Onward and upward

Blog image (last post)

A big thank you and best wishes from this year’s writing coaches.

The 2016 school year is coming to a close: the freshmen have gotten through their first year in high school, the sophomores have survived the drudgery of APUSH, the juniors have finally emerged from the Onslaught of Junior Year, and the seniors will be walking across the stage of Grace Church tonight to be given the title of alums.

As much as we’d like to be sentimental, we know you all have created memories at MHS this year just like we have, and have experienced some of the same feelings: of seeing your friends in the hallways every morning, of walking to class, of greeting your favorite teachers, of getting food at the Cove, of pep fests and dances…we don’t need to reiterate it all for you, because you know how it felt. So we’ll keep this short and sweet.

We want to leave with a final thank you: thank you for making the Writing Center a home within MHS this year. Thank you for sharing your writing, for reading each other’s writing, for stimulating conversations and smiles. Writing it Out has been a place where we can share our thoughts and insights with MHS students in different ways, and we’re grateful that we have a place to share writing and a place where others can read it.

Keep writing, keep reading, keep imagining…

Best wishes, your editors, Sam, Elise, and Anna

 

A Grateful Goodbye

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MHS seniors waiting to sign-up for Senior Serve

by Alanna Anglum, senior writing coach

My final post on this blog is incidentally the perfect wrap up. I’m a senior coach whose time here at Minnetonka is coming to an end. I write this at 5:30am, as I sit on the “iconic” speckled floor of Minnetonka High School with hundreds of fellow classmates. Needless to say, I’m TIRED, and I clearly procrastinated–even my last task as a writing coach was semi-behind the 8 ball. It’s a legacy (I think). So what am I doing here? What would possibly compel hundreds of seniors to drag themselves out of bed, camp outside, huddle on the concrete floor of the school we often loath, and still be willing to face the whole day to come after? On paper, we are doing it to score the best volunteer project (which frankly on its own is an impressive feat). I can safely tell you though, I didn’t do this for the chance to volunteer. I didn’t do this because I was “afraid of missing out” on some shenanigans.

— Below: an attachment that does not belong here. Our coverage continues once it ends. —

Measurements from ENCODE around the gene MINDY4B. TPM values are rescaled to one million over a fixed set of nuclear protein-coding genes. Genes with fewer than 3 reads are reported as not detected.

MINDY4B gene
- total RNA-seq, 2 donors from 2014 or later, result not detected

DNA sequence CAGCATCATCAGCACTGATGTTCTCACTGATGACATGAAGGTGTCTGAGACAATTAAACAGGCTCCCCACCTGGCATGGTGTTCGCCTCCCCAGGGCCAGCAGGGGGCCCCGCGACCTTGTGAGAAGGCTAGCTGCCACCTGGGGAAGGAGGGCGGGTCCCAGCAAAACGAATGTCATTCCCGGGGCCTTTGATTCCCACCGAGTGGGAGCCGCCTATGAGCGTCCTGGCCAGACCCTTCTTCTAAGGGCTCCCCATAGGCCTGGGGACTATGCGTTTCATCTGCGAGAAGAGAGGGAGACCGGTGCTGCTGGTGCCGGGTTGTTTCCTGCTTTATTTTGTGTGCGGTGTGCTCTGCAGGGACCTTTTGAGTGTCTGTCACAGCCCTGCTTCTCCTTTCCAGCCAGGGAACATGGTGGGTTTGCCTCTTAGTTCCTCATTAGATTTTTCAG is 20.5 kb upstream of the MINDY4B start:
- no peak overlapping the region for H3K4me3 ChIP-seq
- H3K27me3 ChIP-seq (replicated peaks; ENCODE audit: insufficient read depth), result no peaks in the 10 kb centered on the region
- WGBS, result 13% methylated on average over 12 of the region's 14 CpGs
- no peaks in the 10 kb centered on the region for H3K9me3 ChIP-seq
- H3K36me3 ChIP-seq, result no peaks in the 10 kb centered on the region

We’re here because that’s what we do. 

We show up. There will always be drama. There will always be a test. There will be work or other less exciting obligations. There will always be plenty of reasons to get a good night’s sleep. 

I’m just now starting to appreciate the reasons to stay up late and get up early, sadly a little too late. Any Junior will tell you they too have figured this out, but that’s not true. They do it because they have to; we seniors are here because we want to. 

I know some would be reluctant to admit it, but there’s a lot of love in these hallways. I mean genuine love. Personally as I reflect, I own up to the fact that I’ve been somewhat of a lonely Minnetonka student. I love my classmates more than I can express at 5:30 am, but I get back a different kind of love. A lifelong best friend is not something I’ll leave Minnetonka with. There is no one that pulled me out of bed this morning and told me, “Alanna, you HAVE to come with us!” I showed up by myself. But more often than not, the things you do aren’t really about you, and there won’t be someone dragging you out of bed. Maybe this is where the volunteer aspect of our “Senior Serve” camp-out comes into play. Again, the things you do aren’t about you, but they’re about how they make you feel. 

As Minnetonka, I didn’t find a lifelong BFF but I found a community. I found a sense of urgency in showing up.

You can barely hope to scrape the surface of our deepest gratitude as outbound seniors. The greatest gift of all our clubs, classes, friends, and teachers have given us is this sense of power in our presence. We don’t recognize the fact that we have it yet, this gift of active passion, but the amazing thing is that we will be able to pass it on. Minnetonka, you’ve stirred something in all of us. For that, me and my future self thank you.

The seniors are turning from giddy to crabby as we speak. The initial novelty is wearing off. But as you walk down the halls in mere hours, the buzzing conversation will circle around the seniors that DID show up. They’ll forget the sticky floor, the ungodly 5 am hour, and the sight of exhausted faces. They’ll be talking about this and all other Minnetonka events with the perspective of accomplishment in showing up and participating. 

Thank you for showing us the value in ourselves. Even if we don’t completely understand it yet, you got me out of bed at 4:45 this morning.